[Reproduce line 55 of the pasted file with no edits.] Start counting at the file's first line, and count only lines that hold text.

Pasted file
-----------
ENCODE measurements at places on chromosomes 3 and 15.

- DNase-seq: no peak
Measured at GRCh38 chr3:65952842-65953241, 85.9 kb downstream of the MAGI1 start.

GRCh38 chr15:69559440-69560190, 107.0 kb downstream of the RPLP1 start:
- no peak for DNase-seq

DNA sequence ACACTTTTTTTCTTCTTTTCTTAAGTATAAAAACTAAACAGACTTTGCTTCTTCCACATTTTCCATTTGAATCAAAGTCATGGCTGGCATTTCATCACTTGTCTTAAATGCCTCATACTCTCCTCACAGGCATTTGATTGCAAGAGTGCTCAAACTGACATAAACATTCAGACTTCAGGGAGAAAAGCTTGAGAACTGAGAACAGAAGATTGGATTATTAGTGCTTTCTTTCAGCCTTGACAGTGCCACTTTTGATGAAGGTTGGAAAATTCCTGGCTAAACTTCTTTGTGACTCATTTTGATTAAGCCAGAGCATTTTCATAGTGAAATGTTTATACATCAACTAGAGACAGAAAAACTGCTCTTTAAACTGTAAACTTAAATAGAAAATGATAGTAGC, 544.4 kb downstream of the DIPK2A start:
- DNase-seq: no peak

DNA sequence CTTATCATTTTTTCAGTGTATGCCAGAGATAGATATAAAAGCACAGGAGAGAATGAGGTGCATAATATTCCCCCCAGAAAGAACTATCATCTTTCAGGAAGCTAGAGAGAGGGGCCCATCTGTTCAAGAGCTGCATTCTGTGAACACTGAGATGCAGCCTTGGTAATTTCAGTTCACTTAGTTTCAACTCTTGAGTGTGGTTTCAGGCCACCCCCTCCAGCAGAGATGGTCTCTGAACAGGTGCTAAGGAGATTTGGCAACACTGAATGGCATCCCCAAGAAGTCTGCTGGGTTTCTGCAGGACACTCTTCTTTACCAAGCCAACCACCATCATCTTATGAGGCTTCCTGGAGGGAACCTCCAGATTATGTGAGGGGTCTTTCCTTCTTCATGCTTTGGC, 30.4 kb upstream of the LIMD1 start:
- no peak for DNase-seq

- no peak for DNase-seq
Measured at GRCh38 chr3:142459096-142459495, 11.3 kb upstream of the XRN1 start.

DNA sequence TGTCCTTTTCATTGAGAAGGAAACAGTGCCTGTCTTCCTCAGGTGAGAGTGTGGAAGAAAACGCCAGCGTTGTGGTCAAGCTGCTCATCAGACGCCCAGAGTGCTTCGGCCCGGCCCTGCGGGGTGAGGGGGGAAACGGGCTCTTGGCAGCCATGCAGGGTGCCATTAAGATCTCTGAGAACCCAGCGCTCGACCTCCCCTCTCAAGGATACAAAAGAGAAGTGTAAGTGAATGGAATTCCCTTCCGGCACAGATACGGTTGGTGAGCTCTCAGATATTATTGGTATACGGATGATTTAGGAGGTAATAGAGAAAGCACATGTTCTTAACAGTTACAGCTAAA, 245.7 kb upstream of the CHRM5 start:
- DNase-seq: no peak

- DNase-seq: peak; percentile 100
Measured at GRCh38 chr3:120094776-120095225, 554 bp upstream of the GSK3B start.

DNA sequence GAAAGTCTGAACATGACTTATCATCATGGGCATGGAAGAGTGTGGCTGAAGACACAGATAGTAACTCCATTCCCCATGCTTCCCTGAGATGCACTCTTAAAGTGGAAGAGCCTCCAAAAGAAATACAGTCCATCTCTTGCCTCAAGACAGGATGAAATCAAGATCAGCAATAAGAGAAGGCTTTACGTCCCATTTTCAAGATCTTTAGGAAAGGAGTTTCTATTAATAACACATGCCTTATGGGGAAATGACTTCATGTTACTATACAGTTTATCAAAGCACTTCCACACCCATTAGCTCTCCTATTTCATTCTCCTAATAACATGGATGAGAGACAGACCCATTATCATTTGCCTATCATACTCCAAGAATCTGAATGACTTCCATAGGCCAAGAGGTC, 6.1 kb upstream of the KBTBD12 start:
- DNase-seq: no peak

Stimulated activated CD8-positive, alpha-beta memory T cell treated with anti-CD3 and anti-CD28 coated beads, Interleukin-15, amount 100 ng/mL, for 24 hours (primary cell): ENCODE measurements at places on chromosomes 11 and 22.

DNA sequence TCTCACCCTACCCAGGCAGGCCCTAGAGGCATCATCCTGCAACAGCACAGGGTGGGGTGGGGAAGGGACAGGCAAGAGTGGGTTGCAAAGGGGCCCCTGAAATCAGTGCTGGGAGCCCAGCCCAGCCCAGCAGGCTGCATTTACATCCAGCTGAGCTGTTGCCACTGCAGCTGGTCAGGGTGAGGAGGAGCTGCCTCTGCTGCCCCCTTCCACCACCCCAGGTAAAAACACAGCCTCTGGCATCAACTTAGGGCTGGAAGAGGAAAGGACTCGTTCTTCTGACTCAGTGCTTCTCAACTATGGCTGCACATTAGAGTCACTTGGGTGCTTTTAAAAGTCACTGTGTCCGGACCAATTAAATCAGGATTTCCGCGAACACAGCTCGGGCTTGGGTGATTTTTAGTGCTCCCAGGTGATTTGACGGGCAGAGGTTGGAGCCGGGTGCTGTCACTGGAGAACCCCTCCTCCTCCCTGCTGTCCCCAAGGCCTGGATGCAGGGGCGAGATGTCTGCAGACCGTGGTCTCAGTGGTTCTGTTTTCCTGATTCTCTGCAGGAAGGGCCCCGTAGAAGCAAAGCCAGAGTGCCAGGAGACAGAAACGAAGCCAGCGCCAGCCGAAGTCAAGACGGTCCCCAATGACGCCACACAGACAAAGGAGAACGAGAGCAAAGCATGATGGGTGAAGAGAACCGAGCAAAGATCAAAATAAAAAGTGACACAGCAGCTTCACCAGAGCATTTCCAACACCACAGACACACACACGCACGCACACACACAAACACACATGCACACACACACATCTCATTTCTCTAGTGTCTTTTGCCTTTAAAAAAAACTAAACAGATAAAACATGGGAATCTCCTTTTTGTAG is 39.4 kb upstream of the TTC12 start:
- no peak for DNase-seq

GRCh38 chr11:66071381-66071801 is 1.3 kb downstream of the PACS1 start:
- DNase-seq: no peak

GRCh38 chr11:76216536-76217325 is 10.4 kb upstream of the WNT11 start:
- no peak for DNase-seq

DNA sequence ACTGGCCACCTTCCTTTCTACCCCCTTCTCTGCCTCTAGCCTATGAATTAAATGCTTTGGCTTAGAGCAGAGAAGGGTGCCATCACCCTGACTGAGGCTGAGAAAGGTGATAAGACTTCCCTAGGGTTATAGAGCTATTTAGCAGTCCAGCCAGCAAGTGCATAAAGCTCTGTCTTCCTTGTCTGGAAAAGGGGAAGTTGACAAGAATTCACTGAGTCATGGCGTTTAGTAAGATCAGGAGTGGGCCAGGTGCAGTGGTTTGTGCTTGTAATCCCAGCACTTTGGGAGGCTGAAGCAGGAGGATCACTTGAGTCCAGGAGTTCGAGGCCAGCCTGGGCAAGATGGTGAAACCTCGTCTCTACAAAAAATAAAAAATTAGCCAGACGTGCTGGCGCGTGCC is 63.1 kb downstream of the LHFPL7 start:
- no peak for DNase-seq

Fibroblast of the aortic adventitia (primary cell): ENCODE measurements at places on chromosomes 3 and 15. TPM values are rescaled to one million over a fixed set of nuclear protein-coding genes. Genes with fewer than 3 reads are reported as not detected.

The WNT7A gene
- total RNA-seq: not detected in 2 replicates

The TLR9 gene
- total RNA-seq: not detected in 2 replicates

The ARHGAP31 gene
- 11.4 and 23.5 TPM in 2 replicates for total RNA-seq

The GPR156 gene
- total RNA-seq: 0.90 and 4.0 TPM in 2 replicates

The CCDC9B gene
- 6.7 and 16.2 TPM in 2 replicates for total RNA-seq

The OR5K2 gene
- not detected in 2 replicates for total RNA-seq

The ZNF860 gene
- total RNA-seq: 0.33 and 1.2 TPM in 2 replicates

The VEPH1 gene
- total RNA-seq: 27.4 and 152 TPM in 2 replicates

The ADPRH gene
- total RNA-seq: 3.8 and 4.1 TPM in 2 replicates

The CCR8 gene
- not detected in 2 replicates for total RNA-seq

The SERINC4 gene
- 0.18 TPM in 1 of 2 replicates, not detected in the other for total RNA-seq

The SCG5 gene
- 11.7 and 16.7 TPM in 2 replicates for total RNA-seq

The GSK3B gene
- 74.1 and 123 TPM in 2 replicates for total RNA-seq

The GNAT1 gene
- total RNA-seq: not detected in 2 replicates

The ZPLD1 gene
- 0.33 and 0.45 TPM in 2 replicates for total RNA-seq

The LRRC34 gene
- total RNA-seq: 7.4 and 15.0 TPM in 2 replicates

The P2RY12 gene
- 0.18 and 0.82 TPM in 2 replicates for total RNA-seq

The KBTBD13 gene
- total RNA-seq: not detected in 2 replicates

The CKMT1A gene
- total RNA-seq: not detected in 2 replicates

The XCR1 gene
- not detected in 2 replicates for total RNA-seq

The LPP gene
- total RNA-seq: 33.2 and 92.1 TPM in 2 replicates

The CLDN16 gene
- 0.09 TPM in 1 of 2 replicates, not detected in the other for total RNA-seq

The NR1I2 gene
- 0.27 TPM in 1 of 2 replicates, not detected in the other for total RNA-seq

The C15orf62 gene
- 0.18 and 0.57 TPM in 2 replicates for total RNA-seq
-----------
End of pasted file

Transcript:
- total RNA-seq: not detected in 2 replicates